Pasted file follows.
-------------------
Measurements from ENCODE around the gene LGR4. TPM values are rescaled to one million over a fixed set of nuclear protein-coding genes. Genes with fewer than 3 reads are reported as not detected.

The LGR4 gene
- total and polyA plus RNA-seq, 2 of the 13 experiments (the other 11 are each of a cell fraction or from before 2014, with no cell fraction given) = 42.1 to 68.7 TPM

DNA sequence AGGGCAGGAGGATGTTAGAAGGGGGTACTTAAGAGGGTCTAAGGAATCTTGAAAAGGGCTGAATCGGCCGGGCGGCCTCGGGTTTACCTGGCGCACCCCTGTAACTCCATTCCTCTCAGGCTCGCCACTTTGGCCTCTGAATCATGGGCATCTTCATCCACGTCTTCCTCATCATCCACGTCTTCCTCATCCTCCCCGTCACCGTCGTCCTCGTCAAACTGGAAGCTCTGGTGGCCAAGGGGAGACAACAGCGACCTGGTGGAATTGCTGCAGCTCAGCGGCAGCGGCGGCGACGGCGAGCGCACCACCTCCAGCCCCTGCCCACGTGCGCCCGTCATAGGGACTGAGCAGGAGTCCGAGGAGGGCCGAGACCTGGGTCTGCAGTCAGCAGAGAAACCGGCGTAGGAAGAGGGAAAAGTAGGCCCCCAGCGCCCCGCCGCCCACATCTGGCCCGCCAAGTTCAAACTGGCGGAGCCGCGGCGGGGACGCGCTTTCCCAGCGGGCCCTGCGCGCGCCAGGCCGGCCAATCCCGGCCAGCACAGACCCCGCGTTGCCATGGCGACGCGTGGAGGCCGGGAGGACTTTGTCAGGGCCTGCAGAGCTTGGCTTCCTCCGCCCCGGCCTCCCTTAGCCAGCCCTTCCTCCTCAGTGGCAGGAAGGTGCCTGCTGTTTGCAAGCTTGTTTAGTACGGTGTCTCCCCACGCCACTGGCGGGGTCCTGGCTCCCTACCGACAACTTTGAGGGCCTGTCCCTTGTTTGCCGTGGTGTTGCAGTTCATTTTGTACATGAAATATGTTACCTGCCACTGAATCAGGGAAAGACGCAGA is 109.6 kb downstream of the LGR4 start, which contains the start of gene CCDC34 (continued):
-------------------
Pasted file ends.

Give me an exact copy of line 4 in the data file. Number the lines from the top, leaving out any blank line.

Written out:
DNA sequence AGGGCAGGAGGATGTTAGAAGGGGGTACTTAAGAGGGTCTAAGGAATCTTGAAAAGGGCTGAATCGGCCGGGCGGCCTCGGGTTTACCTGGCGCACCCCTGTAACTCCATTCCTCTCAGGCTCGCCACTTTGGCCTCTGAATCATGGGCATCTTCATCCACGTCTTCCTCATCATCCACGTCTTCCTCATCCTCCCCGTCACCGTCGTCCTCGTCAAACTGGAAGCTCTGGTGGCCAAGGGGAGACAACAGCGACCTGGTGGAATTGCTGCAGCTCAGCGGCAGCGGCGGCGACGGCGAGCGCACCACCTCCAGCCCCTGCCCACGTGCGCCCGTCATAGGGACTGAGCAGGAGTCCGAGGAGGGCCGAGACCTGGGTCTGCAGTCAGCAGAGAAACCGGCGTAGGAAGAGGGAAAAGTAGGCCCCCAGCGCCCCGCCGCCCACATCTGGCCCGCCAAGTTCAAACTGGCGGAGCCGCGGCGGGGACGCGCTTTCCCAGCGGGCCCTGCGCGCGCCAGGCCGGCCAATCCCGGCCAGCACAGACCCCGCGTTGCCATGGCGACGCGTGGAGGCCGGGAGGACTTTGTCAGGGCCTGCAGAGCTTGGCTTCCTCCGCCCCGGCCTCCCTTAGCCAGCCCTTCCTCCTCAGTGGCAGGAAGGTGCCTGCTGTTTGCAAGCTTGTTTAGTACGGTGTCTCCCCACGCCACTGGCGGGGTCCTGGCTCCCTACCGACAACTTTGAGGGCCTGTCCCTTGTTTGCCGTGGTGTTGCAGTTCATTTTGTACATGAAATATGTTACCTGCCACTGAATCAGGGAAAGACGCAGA is 109.6 kb downstream of the LGR4 start, which contains the start of gene CCDC34 (continued):